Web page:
Recently, the Calcutta High Court allowed the live-streaming of a case on YouTube. It is the first time an Indian court has done that, although the battle for the same has been ongoing for a while. In 2018, the Supreme Court of India announced that live-streaming of court proceedings of matters of national importance and constitutional issues. It would serve as an instrument for greater accountability for the Court and will also keep the public informed. The Central government was expected to make arrangements for the live streaming of proceedings in phases. However, in the last two years, no progress is made. But how practical is it to incorporate such a system?

Taking a quick look around the world, this system has already been brought into practice by other countries. The Canadian Supreme Court is on the frontlines of adapting itself to technology and permitting audio-visual broadcasting of its proceedings. Australia also follows an open court system wherein courts in all Australian jurisdictions allow television cameras into courtrooms. 

In India, the Rajya Sabha and Lok Sabha, both have TV channels dedicated to them wherein the proceedings are telecasted live, and rightfully so. We, as citizens, have the right to know the debates and discussions about policies and legislations. Similarly, in the interest of justice, the common man should be able to know what is going on inside the highest Court of the country, as the Supreme Court is the custodian of the constitution. 

The access to the discussions and debates happening in the Supreme Court must be available, even if the common man is not equipped to understand them completely. The major problems in the Indian legal system are lack of transparency and inaccessibility. The common man barely understands legal lingos and jargons, let alone the legal system. The knowledge of the law is concentrated only in the hands of lawyers and experts, making the common man susceptible. The Supreme Court’s verdict on live-streaming could be a significant step towards increasing transparency and accountability while making sure that the intricacies of the legal system are within the reach of a common man.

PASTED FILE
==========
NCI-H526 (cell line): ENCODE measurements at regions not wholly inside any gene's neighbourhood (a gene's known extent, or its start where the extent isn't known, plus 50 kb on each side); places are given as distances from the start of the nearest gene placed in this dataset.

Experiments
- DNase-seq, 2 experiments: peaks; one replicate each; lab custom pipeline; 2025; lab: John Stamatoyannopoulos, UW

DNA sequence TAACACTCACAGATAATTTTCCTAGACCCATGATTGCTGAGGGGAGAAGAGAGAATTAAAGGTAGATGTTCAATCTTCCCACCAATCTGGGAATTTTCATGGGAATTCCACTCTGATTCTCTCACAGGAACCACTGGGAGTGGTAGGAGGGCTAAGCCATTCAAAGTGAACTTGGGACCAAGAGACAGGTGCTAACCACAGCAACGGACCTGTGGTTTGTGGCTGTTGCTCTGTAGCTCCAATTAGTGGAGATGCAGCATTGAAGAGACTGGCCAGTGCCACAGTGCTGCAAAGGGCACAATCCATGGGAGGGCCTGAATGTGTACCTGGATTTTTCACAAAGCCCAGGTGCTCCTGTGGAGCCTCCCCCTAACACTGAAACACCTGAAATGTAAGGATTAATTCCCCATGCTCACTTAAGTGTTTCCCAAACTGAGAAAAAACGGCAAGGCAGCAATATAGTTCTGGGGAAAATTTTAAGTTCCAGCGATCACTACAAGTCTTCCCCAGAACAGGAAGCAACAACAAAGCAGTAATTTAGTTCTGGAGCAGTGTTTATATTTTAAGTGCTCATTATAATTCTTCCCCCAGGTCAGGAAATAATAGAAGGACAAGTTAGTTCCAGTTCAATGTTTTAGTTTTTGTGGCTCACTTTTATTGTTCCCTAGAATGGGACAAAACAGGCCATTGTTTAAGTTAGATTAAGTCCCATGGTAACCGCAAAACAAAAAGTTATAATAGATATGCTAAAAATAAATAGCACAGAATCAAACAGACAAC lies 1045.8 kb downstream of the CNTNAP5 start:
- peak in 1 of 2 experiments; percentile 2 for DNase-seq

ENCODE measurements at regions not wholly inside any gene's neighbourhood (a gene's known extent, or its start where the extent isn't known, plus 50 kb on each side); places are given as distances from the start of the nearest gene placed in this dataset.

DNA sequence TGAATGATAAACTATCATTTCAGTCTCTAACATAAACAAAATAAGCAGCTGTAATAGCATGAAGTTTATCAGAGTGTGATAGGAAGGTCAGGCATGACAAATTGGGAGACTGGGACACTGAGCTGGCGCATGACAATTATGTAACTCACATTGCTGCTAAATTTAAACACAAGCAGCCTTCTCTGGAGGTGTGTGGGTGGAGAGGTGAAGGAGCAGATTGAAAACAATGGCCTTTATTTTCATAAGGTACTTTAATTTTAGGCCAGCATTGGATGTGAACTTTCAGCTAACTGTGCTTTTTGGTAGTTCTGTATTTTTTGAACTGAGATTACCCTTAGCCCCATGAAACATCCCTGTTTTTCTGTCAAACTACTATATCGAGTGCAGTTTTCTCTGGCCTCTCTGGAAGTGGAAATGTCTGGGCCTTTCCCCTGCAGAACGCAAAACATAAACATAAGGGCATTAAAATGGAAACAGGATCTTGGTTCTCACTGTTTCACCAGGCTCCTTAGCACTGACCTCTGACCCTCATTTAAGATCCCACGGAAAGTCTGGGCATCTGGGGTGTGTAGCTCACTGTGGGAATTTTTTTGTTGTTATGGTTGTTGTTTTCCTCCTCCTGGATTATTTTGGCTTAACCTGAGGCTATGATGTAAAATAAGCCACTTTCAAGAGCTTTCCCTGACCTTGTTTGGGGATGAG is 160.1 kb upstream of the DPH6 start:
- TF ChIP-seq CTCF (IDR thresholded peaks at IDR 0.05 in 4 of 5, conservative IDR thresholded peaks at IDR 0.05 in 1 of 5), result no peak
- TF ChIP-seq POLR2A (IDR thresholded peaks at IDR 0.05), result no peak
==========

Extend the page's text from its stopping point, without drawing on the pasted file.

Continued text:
One major question, though, is how to identify which issue is of national importance? One could argue that the 2012 Delhi gang rape is a case of national importance since it led to the enactment of POSCO and also initiated a nationwide discussion on the death penalty. However, in such a case, the family of the victim might not be comfortable with the details of the case being live-streamed nationwide. Some guidelines are needed in this regard which the Court itself can formulate keeping in mind the importance of the issue to the general public and the privacy and individual rights of the parties involved. 

Live-streaming can help in making the court proceedings accessible to people who are not in Delhi or cannot get the pass to observe the procedures in person. Another benefit would be to the young lawyers, who will be able to learn from watching the process in the highest Court of the country. It could potentially lead to better outcomes in lower courts as well. With live-streaming of the proceedings, citizens would gain confidence in the courts by seeing judicial work in action and learning first-hand how the legal system works. 

Read more: The Supreme Court of India Needs a Breather

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The opinions expressed in this essay are those of the authors. They do not purport to reflect the opinions or views of CCS.